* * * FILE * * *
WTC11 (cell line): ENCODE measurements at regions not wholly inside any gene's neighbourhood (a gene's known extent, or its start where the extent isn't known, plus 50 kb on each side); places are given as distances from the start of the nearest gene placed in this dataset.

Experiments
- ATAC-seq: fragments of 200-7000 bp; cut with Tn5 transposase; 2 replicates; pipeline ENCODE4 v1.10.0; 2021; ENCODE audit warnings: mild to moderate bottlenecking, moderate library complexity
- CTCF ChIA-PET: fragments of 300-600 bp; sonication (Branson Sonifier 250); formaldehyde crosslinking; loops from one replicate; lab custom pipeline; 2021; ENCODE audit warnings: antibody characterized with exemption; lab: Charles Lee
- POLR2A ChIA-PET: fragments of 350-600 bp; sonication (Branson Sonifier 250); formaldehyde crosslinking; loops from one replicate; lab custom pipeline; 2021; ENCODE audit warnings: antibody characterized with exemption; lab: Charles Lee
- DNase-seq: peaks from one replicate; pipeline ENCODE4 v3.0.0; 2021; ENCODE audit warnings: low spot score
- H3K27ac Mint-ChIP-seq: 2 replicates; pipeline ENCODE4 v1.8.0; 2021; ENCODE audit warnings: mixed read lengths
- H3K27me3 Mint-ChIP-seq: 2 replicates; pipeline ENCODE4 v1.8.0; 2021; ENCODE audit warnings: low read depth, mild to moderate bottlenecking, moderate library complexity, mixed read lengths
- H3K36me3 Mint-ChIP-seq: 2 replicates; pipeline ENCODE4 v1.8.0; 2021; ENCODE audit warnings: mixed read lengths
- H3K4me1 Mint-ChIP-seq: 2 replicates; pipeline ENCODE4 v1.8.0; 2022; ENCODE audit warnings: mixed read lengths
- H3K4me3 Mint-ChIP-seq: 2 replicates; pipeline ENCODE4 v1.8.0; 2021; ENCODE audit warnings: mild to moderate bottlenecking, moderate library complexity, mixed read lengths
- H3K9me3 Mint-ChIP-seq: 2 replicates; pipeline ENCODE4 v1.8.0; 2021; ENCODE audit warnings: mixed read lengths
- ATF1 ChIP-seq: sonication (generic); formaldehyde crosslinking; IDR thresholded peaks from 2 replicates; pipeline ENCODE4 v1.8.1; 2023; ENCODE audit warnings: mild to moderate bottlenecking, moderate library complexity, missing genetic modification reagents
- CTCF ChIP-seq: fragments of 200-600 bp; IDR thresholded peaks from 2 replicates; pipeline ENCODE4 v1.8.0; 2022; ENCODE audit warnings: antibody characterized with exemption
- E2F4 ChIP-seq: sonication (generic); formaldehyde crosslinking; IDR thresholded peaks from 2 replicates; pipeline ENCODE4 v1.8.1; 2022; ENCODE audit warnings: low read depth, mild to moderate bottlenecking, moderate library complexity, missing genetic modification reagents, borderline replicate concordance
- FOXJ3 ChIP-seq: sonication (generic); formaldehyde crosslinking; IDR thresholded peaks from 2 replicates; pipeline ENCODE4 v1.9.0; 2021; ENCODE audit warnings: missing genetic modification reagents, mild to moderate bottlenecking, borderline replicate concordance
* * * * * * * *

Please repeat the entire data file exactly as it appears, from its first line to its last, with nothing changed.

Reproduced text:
WTC11 (cell line): ENCODE measurements at regions not wholly inside any gene's neighbourhood (a gene's known extent, or its start where the extent isn't known, plus 50 kb on each side); places are given as distances from the start of the nearest gene placed in this dataset.

Experiments
- ATAC-seq: fragments of 200-7000 bp; cut with Tn5 transposase; 2 replicates; pipeline ENCODE4 v1.10.0; 2021; ENCODE audit warnings: mild to moderate bottlenecking, moderate library complexity
- CTCF ChIA-PET: fragments of 300-600 bp; sonication (Branson Sonifier 250); formaldehyde crosslinking; loops from one replicate; lab custom pipeline; 2021; ENCODE audit warnings: antibody characterized with exemption; lab: Charles Lee
- POLR2A ChIA-PET: fragments of 350-600 bp; sonication (Branson Sonifier 250); formaldehyde crosslinking; loops from one replicate; lab custom pipeline; 2021; ENCODE audit warnings: antibody characterized with exemption; lab: Charles Lee
- DNase-seq: peaks from one replicate; pipeline ENCODE4 v3.0.0; 2021; ENCODE audit warnings: low spot score
- H3K27ac Mint-ChIP-seq: 2 replicates; pipeline ENCODE4 v1.8.0; 2021; ENCODE audit warnings: mixed read lengths
- H3K27me3 Mint-ChIP-seq: 2 replicates; pipeline ENCODE4 v1.8.0; 2021; ENCODE audit warnings: low read depth, mild to moderate bottlenecking, moderate library complexity, mixed read lengths
- H3K36me3 Mint-ChIP-seq: 2 replicates; pipeline ENCODE4 v1.8.0; 2021; ENCODE audit warnings: mixed read lengths
- H3K4me1 Mint-ChIP-seq: 2 replicates; pipeline ENCODE4 v1.8.0; 2022; ENCODE audit warnings: mixed read lengths
- H3K4me3 Mint-ChIP-seq: 2 replicates; pipeline ENCODE4 v1.8.0; 2021; ENCODE audit warnings: mild to moderate bottlenecking, moderate library complexity, mixed read lengths
- H3K9me3 Mint-ChIP-seq: 2 replicates; pipeline ENCODE4 v1.8.0; 2021; ENCODE audit warnings: mixed read lengths
- ATF1 ChIP-seq: sonication (generic); formaldehyde crosslinking; IDR thresholded peaks from 2 replicates; pipeline ENCODE4 v1.8.1; 2023; ENCODE audit warnings: mild to moderate bottlenecking, moderate library complexity, missing genetic modification reagents
- CTCF ChIP-seq: fragments of 200-600 bp; IDR thresholded peaks from 2 replicates; pipeline ENCODE4 v1.8.0; 2022; ENCODE audit warnings: antibody characterized with exemption
- E2F4 ChIP-seq: sonication (generic); formaldehyde crosslinking; IDR thresholded peaks from 2 replicates; pipeline ENCODE4 v1.8.1; 2022; ENCODE audit warnings: low read depth, mild to moderate bottlenecking, moderate library complexity, missing genetic modification reagents, borderline replicate concordance
- FOXJ3 ChIP-seq: sonication (generic); formaldehyde crosslinking; IDR thresholded peaks from 2 replicates; pipeline ENCODE4 v1.9.0; 2021; ENCODE audit warnings: missing genetic modification reagents, mild to moderate bottlenecking, borderline replicate concordance